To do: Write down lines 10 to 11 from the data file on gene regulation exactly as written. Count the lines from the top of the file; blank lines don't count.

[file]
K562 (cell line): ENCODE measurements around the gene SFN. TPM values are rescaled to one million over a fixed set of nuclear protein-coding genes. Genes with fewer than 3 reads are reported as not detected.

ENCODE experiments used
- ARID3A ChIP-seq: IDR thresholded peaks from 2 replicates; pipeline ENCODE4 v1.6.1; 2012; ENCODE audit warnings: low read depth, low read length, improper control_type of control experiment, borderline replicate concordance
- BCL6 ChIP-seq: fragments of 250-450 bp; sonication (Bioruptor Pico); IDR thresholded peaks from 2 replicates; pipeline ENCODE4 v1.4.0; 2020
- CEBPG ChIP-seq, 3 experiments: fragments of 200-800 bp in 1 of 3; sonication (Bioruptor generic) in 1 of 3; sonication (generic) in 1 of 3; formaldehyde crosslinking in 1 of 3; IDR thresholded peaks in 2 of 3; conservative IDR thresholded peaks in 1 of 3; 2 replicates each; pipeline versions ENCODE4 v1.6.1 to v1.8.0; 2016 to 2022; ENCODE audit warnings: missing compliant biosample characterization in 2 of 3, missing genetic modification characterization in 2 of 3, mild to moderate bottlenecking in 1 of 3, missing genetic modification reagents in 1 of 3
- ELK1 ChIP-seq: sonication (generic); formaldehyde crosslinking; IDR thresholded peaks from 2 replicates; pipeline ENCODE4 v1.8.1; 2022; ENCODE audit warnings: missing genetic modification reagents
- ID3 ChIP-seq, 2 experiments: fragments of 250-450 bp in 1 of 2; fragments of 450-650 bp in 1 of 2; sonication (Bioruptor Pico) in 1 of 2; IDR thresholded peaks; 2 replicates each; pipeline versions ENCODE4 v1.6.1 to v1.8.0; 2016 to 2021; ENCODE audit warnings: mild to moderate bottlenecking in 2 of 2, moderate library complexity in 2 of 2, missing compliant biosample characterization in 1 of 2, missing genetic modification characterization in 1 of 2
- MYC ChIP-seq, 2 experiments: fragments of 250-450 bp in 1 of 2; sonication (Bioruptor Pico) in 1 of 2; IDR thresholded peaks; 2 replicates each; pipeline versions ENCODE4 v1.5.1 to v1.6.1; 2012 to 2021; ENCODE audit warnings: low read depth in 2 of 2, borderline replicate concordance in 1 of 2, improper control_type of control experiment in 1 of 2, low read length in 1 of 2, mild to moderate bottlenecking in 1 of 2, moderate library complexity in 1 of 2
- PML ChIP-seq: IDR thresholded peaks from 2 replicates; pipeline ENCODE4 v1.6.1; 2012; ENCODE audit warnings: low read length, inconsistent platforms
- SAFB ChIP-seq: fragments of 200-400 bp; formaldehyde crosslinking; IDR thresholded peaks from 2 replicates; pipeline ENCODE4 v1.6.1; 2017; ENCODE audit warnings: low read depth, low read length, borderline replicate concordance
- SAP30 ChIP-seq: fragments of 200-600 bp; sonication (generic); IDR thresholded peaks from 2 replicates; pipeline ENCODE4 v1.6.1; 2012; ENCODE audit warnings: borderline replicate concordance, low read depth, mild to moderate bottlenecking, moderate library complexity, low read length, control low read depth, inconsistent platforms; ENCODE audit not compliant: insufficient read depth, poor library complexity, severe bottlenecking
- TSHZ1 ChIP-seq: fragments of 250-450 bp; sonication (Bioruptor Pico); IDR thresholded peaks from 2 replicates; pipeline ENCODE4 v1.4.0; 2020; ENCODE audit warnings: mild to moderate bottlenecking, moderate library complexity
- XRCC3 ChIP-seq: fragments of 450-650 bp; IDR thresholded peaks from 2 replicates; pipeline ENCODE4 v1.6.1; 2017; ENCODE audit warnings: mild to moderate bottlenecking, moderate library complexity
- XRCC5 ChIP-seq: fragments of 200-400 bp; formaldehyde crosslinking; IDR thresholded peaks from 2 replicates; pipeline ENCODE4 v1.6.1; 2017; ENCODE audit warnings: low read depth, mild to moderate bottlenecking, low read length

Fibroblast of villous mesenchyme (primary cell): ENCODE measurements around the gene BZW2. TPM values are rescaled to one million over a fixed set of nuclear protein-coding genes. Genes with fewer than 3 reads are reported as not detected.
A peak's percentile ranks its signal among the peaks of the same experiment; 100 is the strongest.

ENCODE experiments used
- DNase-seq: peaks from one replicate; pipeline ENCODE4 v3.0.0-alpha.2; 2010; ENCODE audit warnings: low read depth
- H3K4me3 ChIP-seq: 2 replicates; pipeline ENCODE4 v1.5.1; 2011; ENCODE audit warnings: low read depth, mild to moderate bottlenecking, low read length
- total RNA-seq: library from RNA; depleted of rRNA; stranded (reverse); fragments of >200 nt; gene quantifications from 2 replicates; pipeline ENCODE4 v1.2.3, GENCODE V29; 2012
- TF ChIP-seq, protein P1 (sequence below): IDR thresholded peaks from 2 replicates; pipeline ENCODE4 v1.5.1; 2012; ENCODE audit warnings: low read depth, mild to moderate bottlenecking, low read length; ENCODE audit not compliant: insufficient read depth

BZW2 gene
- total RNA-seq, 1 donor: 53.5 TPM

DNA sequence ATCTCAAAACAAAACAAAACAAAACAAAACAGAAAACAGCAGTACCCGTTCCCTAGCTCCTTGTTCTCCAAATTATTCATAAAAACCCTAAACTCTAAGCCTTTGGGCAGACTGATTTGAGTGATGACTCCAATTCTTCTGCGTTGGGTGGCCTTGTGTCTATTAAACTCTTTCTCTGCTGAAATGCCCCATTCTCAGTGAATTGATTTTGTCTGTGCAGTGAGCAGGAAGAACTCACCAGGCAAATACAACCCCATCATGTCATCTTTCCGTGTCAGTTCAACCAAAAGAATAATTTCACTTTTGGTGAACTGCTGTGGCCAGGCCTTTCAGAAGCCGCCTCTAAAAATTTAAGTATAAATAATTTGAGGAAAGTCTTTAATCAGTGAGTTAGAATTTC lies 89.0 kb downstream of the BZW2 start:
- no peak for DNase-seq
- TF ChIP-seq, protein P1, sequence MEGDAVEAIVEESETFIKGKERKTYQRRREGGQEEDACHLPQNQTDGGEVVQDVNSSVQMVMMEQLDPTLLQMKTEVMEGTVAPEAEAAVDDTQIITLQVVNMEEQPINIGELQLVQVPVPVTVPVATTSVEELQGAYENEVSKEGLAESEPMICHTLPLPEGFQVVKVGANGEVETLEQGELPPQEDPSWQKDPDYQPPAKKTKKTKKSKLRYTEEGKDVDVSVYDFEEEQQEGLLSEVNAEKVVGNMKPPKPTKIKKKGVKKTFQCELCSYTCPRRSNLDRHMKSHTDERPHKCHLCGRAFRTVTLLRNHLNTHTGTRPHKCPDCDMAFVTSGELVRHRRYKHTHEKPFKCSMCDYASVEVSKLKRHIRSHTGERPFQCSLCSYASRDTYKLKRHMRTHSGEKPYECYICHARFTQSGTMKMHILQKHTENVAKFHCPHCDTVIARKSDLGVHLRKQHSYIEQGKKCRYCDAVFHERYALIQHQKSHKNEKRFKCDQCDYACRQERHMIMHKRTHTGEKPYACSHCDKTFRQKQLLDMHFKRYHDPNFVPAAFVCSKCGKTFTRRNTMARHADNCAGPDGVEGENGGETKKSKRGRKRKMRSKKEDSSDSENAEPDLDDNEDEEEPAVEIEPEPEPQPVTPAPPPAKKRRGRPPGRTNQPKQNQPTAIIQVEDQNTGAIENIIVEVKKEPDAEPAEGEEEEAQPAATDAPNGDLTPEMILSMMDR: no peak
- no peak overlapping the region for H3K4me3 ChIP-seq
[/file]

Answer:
- SAFB ChIP-seq: fragments of 200-400 bp; formaldehyde crosslinking; IDR thresholded peaks from 2 replicates; pipeline ENCODE4 v1.6.1; 2017; ENCODE audit warnings: low read depth, low read length, borderline replicate concordance
- SAP30 ChIP-seq: fragments of 200-600 bp; sonication (generic); IDR thresholded peaks from 2 replicates; pipeline ENCODE4 v1.6.1; 2012; ENCODE audit warnings: borderline replicate concordance, low read depth, mild to moderate bottlenecking, moderate library complexity, low read length, control low read depth, inconsistent platforms; ENCODE audit not compliant: insufficient read depth, poor library complexity, severe bottlenecking